Saturday, June 25, 2011

"Bubble Theory" in Science News?

In the June 18, 2011 issue of Science News, on page 17, (Here's the online link) I read something that bolsters my idea of the Bubble Theory of personal property rights.

"Rather than being learned from parents, a concept of property rights may automatically grow out of 2- to 3-year-olds' ideas about bodily rights, such as assuming that another person can't touch or control one's body for no reason, Friedman proposed." (Emphasis mine)

Yes, it does say "may", but I think it is clear, and not only from this, that property rights grow out of bodily rights and therefore can't be superior to bodily rights.



  1. I don't know about that one, Kent. I read the article, and to be honest it sounds much more like what is observed is the effect of nurture-i.e. parents setting boundaries, etc., rather than anything inherent.

    If property "rights" are somehow really "naturally" occurring then they should be pervasive throughout the animal kingdom, yes? It really isn't though, is it? there might be some territorial instincts, but those really are not "property", and certainly there is no notion that possessions "rightfully" belong to one or another member of a group.

    Why should human's somehow be unique? This read quite a bit like a case for human beings being somehow separate from animals-like they were created that way?

  2. If that is a case of "nurture", then it seems to be a case where the effect is opposite to the intent of the nurturing. Parents seem to universally attempt to dilute the kids' notions of property rights to a more socially acceptable level, in spite of the kids' natural inclinations. If the notion of "mine!" starts out at zero (at birth), and then peaks at that young age before diminishing once again, I see a case of nurture being the cause of the lessening of the instinct rather than of the earlier peaking. But as I say, I am biased.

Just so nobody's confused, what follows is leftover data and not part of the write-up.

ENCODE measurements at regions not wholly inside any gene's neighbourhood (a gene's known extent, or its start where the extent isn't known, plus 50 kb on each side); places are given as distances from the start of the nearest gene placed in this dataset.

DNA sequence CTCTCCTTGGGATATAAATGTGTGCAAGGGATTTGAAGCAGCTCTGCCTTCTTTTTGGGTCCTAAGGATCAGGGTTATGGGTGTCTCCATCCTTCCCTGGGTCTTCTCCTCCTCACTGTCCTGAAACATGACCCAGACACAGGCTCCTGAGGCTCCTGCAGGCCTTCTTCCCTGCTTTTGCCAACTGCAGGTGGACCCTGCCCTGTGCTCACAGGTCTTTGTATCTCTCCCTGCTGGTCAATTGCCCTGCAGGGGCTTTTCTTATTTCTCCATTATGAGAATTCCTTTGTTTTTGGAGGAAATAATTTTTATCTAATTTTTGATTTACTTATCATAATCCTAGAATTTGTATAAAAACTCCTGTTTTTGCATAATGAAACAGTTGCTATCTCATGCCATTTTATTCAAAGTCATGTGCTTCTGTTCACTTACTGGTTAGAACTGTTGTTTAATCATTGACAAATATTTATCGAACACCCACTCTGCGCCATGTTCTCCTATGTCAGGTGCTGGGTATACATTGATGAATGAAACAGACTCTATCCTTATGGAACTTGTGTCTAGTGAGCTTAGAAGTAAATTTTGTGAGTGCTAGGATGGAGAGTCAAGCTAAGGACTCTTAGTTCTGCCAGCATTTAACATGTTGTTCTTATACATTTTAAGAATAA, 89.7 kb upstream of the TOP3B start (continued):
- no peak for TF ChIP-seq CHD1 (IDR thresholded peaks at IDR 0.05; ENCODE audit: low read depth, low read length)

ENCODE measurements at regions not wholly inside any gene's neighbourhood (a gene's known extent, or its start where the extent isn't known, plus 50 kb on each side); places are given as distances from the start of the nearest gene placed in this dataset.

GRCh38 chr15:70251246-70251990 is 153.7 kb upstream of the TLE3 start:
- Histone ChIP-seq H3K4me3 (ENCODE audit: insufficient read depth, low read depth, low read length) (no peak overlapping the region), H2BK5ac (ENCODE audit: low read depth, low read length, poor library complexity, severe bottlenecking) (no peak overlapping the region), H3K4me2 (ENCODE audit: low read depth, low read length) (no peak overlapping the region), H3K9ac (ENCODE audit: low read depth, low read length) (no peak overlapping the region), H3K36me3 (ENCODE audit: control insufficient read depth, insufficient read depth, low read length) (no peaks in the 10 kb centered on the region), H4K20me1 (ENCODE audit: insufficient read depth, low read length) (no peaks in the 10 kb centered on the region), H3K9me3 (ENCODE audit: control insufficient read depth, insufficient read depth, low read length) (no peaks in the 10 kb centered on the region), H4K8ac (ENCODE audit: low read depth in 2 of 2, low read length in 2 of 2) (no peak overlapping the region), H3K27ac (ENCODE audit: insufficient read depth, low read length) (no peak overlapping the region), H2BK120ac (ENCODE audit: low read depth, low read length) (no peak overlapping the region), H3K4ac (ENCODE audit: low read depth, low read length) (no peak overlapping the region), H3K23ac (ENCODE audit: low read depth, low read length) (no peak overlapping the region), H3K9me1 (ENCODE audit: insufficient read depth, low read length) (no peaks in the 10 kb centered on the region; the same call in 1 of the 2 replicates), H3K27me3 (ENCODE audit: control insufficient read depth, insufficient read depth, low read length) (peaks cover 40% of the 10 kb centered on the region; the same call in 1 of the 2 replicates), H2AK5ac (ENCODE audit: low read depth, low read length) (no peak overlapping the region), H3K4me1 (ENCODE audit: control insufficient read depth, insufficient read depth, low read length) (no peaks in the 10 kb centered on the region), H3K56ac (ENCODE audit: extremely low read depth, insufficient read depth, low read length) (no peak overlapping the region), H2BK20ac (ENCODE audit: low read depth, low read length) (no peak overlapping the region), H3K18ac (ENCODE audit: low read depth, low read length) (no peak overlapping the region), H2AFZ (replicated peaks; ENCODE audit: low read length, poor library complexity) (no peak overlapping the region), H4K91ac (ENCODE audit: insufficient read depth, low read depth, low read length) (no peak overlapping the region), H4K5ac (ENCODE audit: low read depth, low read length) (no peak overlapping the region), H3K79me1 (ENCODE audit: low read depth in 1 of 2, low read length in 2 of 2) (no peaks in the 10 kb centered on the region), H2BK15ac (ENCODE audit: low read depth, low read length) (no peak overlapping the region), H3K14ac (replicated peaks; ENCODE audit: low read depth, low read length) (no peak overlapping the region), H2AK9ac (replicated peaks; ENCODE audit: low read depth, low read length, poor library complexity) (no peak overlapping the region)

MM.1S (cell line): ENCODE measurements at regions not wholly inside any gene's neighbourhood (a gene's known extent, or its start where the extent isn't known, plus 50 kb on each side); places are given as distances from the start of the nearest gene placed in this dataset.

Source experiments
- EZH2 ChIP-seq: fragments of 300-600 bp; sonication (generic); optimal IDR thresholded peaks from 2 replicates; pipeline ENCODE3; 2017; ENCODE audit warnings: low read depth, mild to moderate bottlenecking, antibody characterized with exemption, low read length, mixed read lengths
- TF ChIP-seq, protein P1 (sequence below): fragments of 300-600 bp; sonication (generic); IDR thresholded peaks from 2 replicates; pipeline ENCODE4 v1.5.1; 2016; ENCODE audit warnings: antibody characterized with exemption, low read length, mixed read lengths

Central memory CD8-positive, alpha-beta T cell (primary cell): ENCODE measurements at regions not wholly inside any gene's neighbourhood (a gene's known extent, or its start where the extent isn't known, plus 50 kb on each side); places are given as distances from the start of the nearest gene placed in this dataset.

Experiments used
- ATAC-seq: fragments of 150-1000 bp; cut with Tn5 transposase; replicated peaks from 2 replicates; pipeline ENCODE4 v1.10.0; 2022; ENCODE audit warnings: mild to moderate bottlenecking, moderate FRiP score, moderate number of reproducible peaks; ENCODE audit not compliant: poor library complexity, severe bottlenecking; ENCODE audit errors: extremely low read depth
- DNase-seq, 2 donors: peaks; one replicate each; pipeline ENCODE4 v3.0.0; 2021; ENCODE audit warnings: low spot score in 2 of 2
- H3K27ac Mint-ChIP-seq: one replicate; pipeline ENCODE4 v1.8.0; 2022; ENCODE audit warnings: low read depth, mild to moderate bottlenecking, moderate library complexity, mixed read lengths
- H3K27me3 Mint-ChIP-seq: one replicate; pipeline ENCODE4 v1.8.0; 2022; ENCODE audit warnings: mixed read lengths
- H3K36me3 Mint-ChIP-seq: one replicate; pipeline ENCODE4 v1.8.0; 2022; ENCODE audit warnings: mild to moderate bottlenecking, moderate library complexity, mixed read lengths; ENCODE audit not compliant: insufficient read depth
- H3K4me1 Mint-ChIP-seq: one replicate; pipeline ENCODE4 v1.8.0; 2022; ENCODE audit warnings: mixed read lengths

I've been around animals, both wild and domestic, my whole life and have seen a lot of expressions of property rights. Beyond territoriality.

    But even territoriality is an expression of property rights; just not a terribly advanced one. Without speaking the animal's language and thinking the same thoughts the animal does, how can you know whether they consider something "rightfully" theirs or not? Maybe they do; maybe they don't. But in some cases they defend their "rights" to the death when it would be simple to walk away.

    Animal minds are a spectrum. There is nothing that humans do mentally or emotionally that is fundamentally different than what other animals do- we just take some things a lot further and then try to ignore similar traits in other animals. It is like claiming the point of the pyramid is not built upon the layers beneath it. We are unique only to the extent that we are more "extreme" in some things and more "reserved" in others. The difference is mainly an artifact of our perspective and religions.

    We may "love" and claim that no other animal "loves", but if "love" is seen as an emotional attachment, then clearly other animals do love, just not to the same extent that most humans do. And those animals more closely related to us love in ways more similar to the ways we love.

    Property rights express themselves in other animals, but only we (as far as we know) debate about them and worry over whether they are right or wrong or natural or invented. Other animals simply live them and defend them without getting caught up in the philosophy of it all. Or, so we suppose.